My Subwoofer has Speaker Wire Connections, What Do I Do?

We all start somewhere and in home theater, it often begins with gear that is either given away or handed down. When speakers and subwoofers fall in our laps, they often lack cables, manuals, directions, and any clue as to how to set it all up. It can be confusing and we don’t blame you for feeling overwhelmed. One of the trickiest things to deal with is a subwoofer with speaker wire connections. How do you connect your AV receiver to one and should you? Let’s discuss!

There Are Two Different Types of Subwoofers

Subwoofers normally have a “Line In” or “LFE” or similar input. It is an RCA style and it looks like this:

This is what is called an “Active Subwoofer.” An active subwoofer has its own amplifier. The RCA connection allows your AV receiver to send a signal to the subwoofer to be recreated by the internal amplifier and driver(s). Some subwoofers have both line-level and speaker-level inputs (like the SVS above). Regardless of the connection method, the active subwoofer will use its internal amplifier to power the speaker.

A passive subwoofer is lacking an internal amplifier. The back will often look like this:

Passive subwoofers rely on external amplification in order to create sound.

So I Just Add An Amp?

The first thought many people have is that they often have unused speaker wire terminals on the back of their AV receiver and they wonder if they can use one of those to power their passive subwoofer. The answer is no. First, there is no way to send the subwoofer signal to a speaker terminal output on your receiver. More importantly, your receiver doesn’t have the right type of amplifier to power a subwoofer fully.

Adding an external amplifier could be the answer but you’d need to be careful to ensure that you pair the right amp with your passive sub. You could try and contact the manufacturer to ensure compatibility. But you may find that your passive subwoofer isn’t really worth the expense.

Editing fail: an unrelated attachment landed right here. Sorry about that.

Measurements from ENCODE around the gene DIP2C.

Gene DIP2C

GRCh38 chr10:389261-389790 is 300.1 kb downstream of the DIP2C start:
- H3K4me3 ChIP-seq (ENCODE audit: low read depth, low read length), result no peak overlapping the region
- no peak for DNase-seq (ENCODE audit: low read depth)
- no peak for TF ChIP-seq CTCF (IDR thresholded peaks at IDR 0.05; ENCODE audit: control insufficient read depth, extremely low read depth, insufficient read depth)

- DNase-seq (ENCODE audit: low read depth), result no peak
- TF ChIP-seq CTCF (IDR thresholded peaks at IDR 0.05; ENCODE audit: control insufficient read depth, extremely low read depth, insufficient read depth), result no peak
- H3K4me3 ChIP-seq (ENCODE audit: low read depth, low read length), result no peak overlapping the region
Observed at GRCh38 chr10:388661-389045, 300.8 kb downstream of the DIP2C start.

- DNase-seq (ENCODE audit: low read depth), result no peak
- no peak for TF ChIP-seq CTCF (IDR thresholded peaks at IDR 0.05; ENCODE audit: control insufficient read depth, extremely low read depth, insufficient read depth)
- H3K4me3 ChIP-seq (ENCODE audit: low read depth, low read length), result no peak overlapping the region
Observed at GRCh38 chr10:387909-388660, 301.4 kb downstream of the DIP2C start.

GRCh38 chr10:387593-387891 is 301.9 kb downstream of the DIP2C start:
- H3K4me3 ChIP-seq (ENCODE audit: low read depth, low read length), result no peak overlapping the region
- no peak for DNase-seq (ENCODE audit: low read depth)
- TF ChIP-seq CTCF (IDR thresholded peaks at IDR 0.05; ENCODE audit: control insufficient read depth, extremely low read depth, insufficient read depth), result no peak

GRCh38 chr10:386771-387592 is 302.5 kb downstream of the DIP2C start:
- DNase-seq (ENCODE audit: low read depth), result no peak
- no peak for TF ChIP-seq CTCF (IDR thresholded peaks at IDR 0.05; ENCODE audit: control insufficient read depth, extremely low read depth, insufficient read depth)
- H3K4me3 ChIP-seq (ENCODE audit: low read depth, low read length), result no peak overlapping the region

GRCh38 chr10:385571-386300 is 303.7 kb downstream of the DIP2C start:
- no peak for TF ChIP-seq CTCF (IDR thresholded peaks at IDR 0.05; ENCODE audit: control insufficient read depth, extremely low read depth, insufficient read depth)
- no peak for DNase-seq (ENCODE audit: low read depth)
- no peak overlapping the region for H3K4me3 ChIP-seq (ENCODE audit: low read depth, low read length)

We like this amp but it isn’t nearly enough power for a subwoofer

Most Passive Subwoofers are Crap

To be blunt, most passive subwoofers are garbage. They usually come as part of a boxed set of small, budget speakers and are meant to be powered by the included head unit (we hesitate to call it an AV receiver). They are usually underperforming, overly small, “bass modules” that don’t actually play low enough to be considered a subwoofer.

Most likely, the speakers you were also gifted (or found yourself in possession of) are also part of that set. The impedance of those speakers is often non-standard and won’t necessarily pair well with anything other than the original head unit. Can you plug them into your AV receiver? Sure. But they aren’t likely to sound very good and they may risk damaging your receiver.

Are There Good Passive Subwoofers?

There absolutely are good passive subwoofers out there. When SVS was new, they often sold their subwoofers without amplifiers. Those subs would still be considered quality today. There are also other passive subwoofers (usually those that are designed to be small) still sold. Almost all in-wall subwoofers are passive as well. Is there a chance that your subwoofer with speaker terminals is one of these? Absolutely.

If you find yourself in possession of a quality passive sub, by all means, buy an amp for it and rock on. But most of the passive subwoofers we’ve seen people ask about were originally part of a budget set and aren’t worth spending any more money on to get working. In those cases, it is best to sell the set or just toss it and start over. You’ll never get a passive subwoofer that was part of a set working properly and, even if you did, it wouldn’t sound very good.

Sorry for the bad news.

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